My team has worked with the same product team for the past three and a half years. In that time, we have worked closely with the client developers to facilitate product requirement definition and to develop features rapidly while championing code quality.
While it’s great to have such a solid and trusting partnership with the client development team, it’s also important that we help encourage the client developers to build those same skills and become stronger contributors. This is an important goal: reliance on only a few key individual contributors can cause a serious bottleneck in team productivity and may lead to burnout for those individuals. And, it helps build everyone’s confidence that the product will find long-term success even after our team disengages.
After two and a half years of working with this team, I was finally scheduled to rotate off of the team. So, we used this major team transition as an excuse to help us start brainstorming a plan for knowledge transfer. Here, I’ll walk through the process we followed to help kick-start this knowledge transfer process.
Identify areas where expertise is needed.
To start brainstorming what kinds of skills needed to be built, the team posed the following question to me: When people reach out to you, what things do people typically need help with?
Then, from that initial list, we grouped these into related categories. In turn, that helped us determine top priority areas for skill building. For our team, we identified the following buckets and brainstormed action items to address the following concerns:
- Unblocking Development. Can team members troubleshoot build errors, failing tests, or deployment issues? Are they willing to?
- Feature Ownership. Do developers understand the requirements? Are all developers engaged in the story writing, refinement, and estimation process?
- Technical Best Practices. Is the team adhering to technical best practices around code review, the use of types, writing tests, etc.? Do they encourage other newer devs to do the same?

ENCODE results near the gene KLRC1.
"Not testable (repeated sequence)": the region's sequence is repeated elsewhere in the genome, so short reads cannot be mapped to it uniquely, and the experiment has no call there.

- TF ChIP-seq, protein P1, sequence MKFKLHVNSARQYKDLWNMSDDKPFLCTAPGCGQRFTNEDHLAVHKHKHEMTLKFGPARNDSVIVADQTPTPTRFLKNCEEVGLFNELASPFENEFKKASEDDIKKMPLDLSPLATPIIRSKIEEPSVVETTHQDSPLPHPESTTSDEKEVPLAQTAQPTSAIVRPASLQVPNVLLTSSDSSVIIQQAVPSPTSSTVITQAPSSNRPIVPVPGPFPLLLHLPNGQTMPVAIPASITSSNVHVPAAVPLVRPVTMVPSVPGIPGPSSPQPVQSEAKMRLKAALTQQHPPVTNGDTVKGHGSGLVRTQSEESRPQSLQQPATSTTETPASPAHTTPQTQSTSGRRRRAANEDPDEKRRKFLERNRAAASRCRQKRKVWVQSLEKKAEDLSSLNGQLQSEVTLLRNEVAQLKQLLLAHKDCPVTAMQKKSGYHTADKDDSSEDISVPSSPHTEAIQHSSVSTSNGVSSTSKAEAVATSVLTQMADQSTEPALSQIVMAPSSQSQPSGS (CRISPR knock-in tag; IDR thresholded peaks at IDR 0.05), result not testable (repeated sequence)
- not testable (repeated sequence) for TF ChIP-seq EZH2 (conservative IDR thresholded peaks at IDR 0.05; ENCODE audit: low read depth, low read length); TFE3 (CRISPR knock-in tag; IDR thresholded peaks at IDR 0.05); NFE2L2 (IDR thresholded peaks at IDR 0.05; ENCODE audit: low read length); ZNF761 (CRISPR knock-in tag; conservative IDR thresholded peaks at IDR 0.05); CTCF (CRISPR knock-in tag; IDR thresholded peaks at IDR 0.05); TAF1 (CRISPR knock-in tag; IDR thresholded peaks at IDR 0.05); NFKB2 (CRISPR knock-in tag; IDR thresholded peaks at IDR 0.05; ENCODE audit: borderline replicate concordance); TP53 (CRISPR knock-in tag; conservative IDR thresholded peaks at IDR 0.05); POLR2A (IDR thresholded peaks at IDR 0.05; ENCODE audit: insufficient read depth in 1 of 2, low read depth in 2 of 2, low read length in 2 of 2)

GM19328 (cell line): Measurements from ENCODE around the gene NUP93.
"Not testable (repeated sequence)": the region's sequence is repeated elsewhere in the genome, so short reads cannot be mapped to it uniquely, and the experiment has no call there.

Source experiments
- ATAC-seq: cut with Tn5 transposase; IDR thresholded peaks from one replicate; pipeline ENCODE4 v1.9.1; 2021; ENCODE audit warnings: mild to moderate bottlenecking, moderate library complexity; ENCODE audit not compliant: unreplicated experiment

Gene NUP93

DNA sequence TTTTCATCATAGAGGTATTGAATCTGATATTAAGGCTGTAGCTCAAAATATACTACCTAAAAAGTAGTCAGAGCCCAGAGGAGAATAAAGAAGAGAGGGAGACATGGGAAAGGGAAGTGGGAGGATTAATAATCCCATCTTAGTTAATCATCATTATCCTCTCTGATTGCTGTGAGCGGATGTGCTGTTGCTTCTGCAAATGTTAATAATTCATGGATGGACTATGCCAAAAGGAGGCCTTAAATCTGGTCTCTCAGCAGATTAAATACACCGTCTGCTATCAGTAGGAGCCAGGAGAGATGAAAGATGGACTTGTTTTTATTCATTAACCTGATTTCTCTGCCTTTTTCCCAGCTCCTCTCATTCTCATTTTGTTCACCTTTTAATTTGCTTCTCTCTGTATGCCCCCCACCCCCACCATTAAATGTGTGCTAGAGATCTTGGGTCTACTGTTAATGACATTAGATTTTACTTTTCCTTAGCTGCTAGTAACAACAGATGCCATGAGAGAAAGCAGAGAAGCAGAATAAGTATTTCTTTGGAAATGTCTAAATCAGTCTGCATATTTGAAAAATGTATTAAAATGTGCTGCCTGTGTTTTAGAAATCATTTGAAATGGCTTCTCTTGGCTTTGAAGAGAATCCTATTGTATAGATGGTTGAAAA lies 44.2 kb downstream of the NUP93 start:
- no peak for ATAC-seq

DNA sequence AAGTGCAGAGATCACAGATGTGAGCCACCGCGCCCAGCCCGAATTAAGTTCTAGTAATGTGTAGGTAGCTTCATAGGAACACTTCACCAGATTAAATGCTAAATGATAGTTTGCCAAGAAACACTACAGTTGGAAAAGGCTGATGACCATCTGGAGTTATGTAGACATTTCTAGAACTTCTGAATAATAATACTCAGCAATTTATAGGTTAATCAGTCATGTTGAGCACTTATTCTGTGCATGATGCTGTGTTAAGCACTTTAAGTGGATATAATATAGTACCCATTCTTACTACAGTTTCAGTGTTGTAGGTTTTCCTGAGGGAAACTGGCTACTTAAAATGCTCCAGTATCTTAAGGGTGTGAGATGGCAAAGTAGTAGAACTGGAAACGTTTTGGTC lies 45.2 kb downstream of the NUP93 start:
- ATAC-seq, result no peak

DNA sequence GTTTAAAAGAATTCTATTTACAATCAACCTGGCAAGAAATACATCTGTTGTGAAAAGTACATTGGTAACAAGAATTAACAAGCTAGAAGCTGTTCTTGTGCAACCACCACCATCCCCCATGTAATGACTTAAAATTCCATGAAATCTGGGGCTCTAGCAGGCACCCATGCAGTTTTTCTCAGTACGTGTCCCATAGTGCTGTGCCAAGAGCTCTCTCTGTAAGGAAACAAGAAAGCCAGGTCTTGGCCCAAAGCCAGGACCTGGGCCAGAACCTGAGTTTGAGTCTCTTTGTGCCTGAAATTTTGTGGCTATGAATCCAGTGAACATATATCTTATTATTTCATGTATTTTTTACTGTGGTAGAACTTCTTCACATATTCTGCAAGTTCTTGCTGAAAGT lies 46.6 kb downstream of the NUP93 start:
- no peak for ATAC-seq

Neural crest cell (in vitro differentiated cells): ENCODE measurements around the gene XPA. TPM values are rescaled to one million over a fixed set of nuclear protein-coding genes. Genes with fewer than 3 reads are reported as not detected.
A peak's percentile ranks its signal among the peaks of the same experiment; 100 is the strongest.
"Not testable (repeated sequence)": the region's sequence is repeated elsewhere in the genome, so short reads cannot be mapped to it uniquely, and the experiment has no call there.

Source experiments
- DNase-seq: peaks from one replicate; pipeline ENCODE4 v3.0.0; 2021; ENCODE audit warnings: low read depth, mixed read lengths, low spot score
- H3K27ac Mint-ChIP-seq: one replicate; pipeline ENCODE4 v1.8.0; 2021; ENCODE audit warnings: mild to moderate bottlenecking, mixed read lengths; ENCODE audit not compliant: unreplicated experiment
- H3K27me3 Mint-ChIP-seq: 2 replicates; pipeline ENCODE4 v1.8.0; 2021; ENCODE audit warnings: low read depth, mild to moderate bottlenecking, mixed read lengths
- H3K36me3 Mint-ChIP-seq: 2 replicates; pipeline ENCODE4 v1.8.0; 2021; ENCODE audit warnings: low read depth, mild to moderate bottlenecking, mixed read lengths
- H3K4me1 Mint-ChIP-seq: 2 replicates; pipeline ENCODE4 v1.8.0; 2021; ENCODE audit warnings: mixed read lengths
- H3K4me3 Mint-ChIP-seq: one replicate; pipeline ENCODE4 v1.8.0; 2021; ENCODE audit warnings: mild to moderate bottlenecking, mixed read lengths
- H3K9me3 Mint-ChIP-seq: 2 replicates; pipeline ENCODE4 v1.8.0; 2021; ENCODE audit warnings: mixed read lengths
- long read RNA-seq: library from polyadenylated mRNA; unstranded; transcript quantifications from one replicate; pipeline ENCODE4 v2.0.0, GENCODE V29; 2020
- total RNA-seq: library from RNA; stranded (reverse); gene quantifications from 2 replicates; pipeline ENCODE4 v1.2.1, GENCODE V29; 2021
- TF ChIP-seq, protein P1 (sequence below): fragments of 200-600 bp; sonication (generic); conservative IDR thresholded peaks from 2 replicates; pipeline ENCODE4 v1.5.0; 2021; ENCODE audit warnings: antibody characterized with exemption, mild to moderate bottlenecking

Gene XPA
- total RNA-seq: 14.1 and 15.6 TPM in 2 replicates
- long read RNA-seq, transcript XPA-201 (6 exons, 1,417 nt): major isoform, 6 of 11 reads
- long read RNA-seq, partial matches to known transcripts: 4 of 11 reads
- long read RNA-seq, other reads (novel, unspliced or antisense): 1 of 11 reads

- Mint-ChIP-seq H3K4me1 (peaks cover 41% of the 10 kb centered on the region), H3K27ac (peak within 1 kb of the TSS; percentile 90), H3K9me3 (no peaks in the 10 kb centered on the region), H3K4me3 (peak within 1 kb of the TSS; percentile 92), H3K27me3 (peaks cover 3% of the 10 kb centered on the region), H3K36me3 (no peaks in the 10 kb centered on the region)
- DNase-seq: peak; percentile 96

Plan knowledge transfer activities.
After identifying our focus areas, we scheduled a handful of knowledge transfer sessions over the past few months. We ran an overview of the team’s CI/CD and release process to try to help make sure that devs had a better understanding of the various continuous improvement pipelines in place. We scheduled a few sessions to introduce test-driven development to the team. And, the team has an upcoming session to revise team working agreements with links to resources explaining language and development best practices.
Schedule recurring check-ins
Still, most, if not all, of these skills are built through practice over time, rather than one-off intro sessions. Unfortunately, we often failed to encourage skill-building behavior. We jumped in to review PRs and fix emergent issues, rather than forcing client developers to share this responsibility with us. We needed to keep ourselves accountable to the goals of, say, encouraging devs to do more code reviews or troubleshooting their own issues. So, our team’s delivery lead scheduled weekly check-ins to review our goals.
Review lessons learned.
This type of knowledge transfer is different than the typical knowledge transfer activities we schedule when handing off a project and completely ending an engagement. We could have made sure the team had just enough skill to keep the project afloat until we could return for another round of maintenance and small enhancements. But, our goal was long-term, sustainable success, with or without the Atomic team.
Developing these skills is a long and slow process (especially when there is limited availability to pair regularly). For our team, there is still a long way to go, and, along the way, we encountered some challenges.
It was difficult to intentionally disengage and make ourselves less helpful. Atomic hires for engaged and proactive individuals who value shared team responsibility. So, to not jump in and help whenever anyone cried for help took a bit of discipline. And, it can be a tricky balance to strike between backing off while not entirely abandoning the team.
And finally, it was also challenging to build confidence. I’ve had countless calls where a client dev would ask me, “Is this okay?” only for me to immediately respond, “Yep, seems perfectly reasonable to me.” While it’s flattering that they trust and value our opinions so much, it’s also important to radiate trust and approval back once devs have demonstrated the skills you’ve been trying to build.